I wonder how Jesus felt during His last week as a human man, in the days leading up to that violent, horrifying crucifixion.
Jesus entered Jerusalem triumphantly, as a king and savior, but he wept for the city He loved. He knew what destruction would befall it. He knew that His father’s people would be driven from their homes, scattered across nations; they would wander again as strangers in other lands for the rest of the age. He knew that the beautiful city, with its towering walls of stone and proud temple, would fall to dust.
Some of his disciples were remarking about how the temple was adorned with beautiful stones and with gifts dedicated to God. But Jesus said, “As for what you see here, the time will come when not one stone will be left on another; every one of them will be thrown down.” Luke 21:5-6 (NIV)
Jesus also knew His own bodily destruction loomed near. Our Lord was God in the flesh, but His flesh certainly knew the taste of salt, the warmth of sunlight on His arms, the weariness of feet that have walked mile upon mile in dusty sandals. Indeed, He was flesh and must have known the weight of gravity and the cold of winter; He would know as well the searing of a lash encrusted with bits of sharp metal and bone, or the pain of thorns pressing into the skin of His forehead.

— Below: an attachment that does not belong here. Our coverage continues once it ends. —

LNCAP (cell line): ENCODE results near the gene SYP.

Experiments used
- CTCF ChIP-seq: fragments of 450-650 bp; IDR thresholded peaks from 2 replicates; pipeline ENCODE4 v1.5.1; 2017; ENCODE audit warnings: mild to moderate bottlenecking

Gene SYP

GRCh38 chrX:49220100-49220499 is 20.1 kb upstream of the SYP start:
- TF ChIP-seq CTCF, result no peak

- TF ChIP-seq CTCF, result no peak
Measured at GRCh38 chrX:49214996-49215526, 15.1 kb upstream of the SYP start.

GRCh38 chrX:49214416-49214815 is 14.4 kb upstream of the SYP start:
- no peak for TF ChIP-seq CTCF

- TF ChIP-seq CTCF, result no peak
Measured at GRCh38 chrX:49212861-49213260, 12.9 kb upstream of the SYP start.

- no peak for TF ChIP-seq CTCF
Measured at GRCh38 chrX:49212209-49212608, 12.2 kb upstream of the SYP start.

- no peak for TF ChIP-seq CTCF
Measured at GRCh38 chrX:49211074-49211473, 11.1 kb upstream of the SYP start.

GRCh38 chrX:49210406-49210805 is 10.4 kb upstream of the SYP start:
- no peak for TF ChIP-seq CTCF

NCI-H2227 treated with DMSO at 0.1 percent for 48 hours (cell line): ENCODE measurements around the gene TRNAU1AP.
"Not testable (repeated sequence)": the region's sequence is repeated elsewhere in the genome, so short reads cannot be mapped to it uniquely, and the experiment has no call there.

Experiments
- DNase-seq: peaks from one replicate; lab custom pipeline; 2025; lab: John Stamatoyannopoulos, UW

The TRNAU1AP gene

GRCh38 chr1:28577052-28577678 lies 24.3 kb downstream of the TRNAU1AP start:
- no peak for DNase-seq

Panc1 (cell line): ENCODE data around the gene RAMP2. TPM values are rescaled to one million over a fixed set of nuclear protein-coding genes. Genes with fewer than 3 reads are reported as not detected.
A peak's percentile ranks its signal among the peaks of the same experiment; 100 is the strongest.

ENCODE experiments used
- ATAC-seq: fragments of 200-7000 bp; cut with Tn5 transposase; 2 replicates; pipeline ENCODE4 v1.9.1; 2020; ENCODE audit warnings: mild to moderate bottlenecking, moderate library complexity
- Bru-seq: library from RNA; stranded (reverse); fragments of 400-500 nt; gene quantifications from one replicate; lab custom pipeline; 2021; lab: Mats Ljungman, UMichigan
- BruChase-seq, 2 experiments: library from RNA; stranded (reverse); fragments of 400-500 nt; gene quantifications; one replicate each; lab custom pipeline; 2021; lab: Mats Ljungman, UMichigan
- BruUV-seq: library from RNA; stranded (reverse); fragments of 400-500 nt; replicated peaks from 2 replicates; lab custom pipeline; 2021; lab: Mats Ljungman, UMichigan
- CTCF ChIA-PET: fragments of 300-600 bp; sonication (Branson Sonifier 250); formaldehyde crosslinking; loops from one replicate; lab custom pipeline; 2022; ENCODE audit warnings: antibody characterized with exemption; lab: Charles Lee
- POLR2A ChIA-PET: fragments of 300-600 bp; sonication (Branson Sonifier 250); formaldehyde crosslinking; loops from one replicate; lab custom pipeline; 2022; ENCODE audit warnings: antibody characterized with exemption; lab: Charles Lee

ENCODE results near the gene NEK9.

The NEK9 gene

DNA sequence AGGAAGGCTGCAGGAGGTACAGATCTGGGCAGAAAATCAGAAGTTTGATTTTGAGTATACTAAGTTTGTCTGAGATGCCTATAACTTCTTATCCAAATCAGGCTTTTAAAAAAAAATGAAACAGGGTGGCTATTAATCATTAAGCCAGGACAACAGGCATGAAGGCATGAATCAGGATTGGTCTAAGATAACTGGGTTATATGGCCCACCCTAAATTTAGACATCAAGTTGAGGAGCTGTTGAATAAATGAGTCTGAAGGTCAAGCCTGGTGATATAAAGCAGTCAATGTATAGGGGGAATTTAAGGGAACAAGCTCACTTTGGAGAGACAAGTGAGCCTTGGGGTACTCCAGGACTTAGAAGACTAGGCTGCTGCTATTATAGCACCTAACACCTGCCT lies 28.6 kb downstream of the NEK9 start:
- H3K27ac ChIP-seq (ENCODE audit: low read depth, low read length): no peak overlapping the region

If Jesus felt joy at the cheering of the crowds as He neared Jerusalem, then certainly He knew the sorrow of rejection.
“Abba, Father,” he said, “everything is possible for you. Take this cup from me…” Mark 13:46
We can feel His very humanness In those words, and the small words that would come later, while His devastated body hung from nails on a cross.
“…I am thirsty.” John 19:28
Yet, Jesus knew that His Father’s will was good. His mortal body dreaded the coming pain, suffering, rejection, taunts, jeers, exhaustion, and thirst. His spirit, though, trusted and obeyed His Father without a doubt.
“…Yet not what I will, but what you will” Mark 13:46
Jesus’s will to obey His Father is crucial. He would undergo the temporary suffering of this material world in exchange for the greater triumph of the eternal. Our Lord loved with a love so deep it saved us all from eternal separation from God.
Our Lord saved us all.
Won’t you take a few moments each day this week to imagine Jesus’s last days on Earth? Imagine where Jesus was each day, what He was doing, who He was talking to. Imagine the scents and sounds of the city and of the very human man, Jesus, as He walked through it each day. Imagine Jesus and His disciples traveling the two kilometers or so from Jerusalem back to Bethany each evening to have supper with Mary, Martha, and Lazarus. It must have comforted Him to be among friends each night, away from the city. Imagine His waking early in the morning, with the sound of birds greeting the dawn in song, then the splash of cool water on his face, and the pleasure of breakfast to ease His hunger. Imagine the touch of His friends, the gentle gestures of love: a hand on a shoulder, an embrace, encouraging laughter.
Our Lord was alive.
He was killed. He was buried.
He rose from the dead.
He ascended to Heaven.
He sits at the right hand of the Father. He is sitting there now.
He sent His Holy Spirit to dwell in His followers. He is dwelling there now.
And He will come again.